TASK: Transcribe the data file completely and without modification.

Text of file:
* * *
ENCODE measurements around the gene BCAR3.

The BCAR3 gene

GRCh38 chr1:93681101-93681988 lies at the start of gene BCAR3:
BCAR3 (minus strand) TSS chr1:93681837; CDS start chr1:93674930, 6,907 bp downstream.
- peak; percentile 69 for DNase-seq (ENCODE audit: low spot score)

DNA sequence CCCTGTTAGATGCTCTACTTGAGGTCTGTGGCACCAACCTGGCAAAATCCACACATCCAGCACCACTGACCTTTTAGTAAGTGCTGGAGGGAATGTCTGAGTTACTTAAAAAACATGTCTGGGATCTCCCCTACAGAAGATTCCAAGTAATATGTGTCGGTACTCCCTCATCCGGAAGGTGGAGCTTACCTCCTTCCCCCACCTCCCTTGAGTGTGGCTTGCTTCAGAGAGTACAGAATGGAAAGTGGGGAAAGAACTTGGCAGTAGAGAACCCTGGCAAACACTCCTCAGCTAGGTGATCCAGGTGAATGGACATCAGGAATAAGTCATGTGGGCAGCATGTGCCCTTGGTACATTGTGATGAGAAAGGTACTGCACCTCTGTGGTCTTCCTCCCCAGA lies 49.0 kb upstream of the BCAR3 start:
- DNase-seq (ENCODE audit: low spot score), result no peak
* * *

ENCODE measurements around the gene BCAR3.

The BCAR3 gene

GRCh38 chr1:93681101-93681988 lies at the start of gene BCAR3:
BCAR3 (minus strand) TSS chr1:93681837; CDS start chr1:93674930, 6,907 bp downstream.
- peak; percentile 69 for DNase-seq (ENCODE audit: low spot score)

DNA sequence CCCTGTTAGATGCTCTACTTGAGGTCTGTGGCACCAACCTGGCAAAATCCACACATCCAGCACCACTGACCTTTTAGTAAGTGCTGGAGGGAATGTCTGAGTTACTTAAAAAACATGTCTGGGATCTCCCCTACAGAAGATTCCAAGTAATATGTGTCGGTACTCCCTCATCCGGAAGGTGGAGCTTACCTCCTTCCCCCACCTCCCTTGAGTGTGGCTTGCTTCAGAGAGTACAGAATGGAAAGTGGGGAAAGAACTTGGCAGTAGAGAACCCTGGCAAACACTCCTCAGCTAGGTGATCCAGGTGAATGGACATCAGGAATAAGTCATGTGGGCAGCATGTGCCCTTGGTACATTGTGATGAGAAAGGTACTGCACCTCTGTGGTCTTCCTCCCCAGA lies 49.0 kb upstream of the BCAR3 start:
- DNase-seq (ENCODE audit: low spot score), result no peak